The first type of restaurant/bar is easy to deal with. If the government relaxes the ban on handguns in bars then such a business still has a right to post a sign saying "no handguns." If there is a history of brawls in the establishment then there is little chance the owner will refrain from posting such a sign. In the absence of a flat-out government ban on handgun possession in such places, there is still civil liability for owners who chose to allow them. And, obviously, concealed weapons permit holders are the kinds of people who have the good sense to avoid such places. They don't need a sign to trigger their avoidance instincts, please pardon the pun.


The third type of restaurant/bar listed above is also easy to deal with. If I'm going into Moe's Southwestern Grill for a lunchtime burrito, there's really no need to pack heat. It's not like the guys shouting "Welcome to Moe's" are all that frightening to me. But that's not the point. The point is that those who are carrying before entering such establishments have no real reason to take a trip to the car to dispose of their firearms. There will be no drunken brawl in Moe's. But these establishments are open after dark. So it’s best to have your firearm on you as you traverse the parking lot as opposed to having it waiting for you in your locked truck. Surely, liberals really cannot think they are saving the world by banning firearms from such establishments. Keep reading and I promise I'll stop calling you "Surely."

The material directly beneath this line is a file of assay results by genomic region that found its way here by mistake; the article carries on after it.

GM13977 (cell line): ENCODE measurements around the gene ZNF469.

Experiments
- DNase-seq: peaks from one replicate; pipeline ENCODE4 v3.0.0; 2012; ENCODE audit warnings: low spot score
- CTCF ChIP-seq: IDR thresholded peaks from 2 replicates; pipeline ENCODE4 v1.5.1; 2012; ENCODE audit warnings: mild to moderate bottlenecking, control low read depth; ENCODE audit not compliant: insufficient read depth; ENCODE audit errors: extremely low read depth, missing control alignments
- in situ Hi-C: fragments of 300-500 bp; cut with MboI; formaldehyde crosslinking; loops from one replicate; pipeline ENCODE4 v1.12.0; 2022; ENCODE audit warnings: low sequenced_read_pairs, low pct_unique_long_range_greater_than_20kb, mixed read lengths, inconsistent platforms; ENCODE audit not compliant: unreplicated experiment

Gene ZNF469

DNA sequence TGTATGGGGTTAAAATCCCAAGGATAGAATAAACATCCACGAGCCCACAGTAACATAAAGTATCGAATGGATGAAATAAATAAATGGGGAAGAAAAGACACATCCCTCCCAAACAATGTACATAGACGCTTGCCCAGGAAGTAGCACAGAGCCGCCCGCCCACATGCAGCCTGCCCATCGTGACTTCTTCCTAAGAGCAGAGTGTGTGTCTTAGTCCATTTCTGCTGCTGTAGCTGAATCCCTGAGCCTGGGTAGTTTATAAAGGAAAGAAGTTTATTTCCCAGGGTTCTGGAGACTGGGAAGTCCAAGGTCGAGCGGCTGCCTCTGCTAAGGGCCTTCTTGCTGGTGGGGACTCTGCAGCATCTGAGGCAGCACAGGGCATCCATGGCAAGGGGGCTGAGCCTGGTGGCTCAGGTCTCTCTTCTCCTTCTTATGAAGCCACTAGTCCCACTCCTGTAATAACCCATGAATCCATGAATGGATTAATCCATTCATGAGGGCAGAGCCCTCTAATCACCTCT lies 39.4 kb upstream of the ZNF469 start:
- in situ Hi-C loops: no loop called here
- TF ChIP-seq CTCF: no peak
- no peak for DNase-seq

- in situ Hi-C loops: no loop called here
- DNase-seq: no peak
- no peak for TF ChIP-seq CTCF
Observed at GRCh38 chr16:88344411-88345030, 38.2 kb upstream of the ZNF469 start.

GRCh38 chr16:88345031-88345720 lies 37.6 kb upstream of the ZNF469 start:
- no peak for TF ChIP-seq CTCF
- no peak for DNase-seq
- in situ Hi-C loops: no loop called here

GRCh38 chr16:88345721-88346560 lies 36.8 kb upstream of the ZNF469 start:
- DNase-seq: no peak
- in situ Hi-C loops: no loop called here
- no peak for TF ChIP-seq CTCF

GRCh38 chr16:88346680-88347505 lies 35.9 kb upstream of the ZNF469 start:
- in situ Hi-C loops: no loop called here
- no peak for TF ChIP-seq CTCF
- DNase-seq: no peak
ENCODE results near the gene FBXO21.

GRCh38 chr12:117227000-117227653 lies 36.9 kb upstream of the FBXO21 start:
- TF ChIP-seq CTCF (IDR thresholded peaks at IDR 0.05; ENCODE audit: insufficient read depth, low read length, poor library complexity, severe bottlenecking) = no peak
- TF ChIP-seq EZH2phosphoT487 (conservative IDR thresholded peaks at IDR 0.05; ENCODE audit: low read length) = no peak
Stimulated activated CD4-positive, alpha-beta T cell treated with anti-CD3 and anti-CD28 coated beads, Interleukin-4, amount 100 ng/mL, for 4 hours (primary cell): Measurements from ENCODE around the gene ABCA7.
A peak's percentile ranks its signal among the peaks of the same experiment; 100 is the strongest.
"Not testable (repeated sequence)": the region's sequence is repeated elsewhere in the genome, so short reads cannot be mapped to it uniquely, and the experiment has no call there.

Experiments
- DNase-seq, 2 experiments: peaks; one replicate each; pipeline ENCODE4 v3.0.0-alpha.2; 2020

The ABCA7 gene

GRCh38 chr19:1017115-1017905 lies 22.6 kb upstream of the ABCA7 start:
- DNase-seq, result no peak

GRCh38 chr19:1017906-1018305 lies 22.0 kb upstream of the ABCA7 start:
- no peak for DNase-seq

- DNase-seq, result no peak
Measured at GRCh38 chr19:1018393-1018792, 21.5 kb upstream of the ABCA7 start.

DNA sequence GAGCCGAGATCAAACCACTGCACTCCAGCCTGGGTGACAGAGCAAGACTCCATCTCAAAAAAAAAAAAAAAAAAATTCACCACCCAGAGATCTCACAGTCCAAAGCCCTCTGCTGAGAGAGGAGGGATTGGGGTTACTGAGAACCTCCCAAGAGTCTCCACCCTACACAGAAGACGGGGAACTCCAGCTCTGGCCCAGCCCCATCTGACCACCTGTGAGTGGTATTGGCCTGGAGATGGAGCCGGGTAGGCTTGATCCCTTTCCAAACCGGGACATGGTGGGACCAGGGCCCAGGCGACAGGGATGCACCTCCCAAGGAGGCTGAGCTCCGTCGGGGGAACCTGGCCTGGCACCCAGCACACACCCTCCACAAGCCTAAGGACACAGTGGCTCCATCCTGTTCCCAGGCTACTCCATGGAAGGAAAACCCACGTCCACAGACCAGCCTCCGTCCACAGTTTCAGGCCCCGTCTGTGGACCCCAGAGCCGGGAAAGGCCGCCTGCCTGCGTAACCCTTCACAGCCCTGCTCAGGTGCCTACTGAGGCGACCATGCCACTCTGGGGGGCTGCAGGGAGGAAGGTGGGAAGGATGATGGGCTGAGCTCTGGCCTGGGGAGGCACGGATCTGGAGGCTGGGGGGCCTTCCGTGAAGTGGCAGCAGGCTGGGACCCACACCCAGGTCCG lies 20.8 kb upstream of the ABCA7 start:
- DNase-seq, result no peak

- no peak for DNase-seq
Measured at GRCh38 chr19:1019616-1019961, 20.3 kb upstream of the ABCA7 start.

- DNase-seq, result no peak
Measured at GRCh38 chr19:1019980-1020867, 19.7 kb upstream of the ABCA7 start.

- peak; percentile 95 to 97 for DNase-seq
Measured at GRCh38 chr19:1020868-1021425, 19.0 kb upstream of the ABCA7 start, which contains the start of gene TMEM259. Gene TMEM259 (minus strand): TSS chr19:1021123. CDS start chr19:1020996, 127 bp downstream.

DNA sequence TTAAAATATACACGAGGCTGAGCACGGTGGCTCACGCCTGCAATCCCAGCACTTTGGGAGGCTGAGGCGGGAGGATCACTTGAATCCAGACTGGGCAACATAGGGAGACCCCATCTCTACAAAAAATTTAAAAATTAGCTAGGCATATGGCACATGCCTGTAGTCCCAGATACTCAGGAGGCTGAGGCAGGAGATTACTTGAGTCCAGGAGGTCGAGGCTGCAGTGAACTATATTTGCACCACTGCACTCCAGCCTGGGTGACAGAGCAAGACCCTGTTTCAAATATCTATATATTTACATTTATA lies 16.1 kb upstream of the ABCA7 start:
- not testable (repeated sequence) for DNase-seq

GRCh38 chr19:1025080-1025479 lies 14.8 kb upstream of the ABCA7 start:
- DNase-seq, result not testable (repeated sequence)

It's the second type of restaurant/bar listed above that poses the most difficult questions for owners and patrons. If there is no history of violence at the bar (but there are people getting drunk) then there is still potential liability. Furthermore, patrons who know of no violence at the bar (but see people getting drunk there) might not like the idea that the bar allows guns. Thus, they may decide to stop going there, which may, in turn, provide a financial incentive for the owner to ban guns voluntarily. In other words, the free market may well dictate the very same result the government wants. But the owners have a choice. And so do the patrons who are not forced to doing anything by government fiat.


Throughout all the bad discourse in the public debate over the "guns in bars" issue, a major point has been obscured; namely that there is still absolutely no right to carry for those who have even a single drop of alcohol in their system. That absolute rule applies to the constable and citizen alike.

To be fair, local advocates of gun control were right about something when they raised the "guns in bars" issue earlier this year. They predicted that after the new gun laws took effect in October there would be a drastic increase in gun violence in the downtown bar district of my hometown Wilmington, North Carolina. Unfortunately, that prediction has indeed come to pass.

But the downtown Wilmington violence has taken a slightly different form than the gun grabbers anticipated. For one thing, the shootings have taken place quite literally in the streets of downtown Wilmington, not inside of bars. Furthermore, the disputes have revolved around the distribution of drugs, not the consumption of alcohol.

Perhaps most importantly, none of this recent violence has been perpetrated by 5'6" actress/models who seek to protect themselves from sexual assault by getting concealed weapons permits. It has been perpetrated by young males whose fathers have been replaced by government welfare checks. No one wants to talk about that unpleasant reality. That's the real reason the discussion is dominated by sound bites.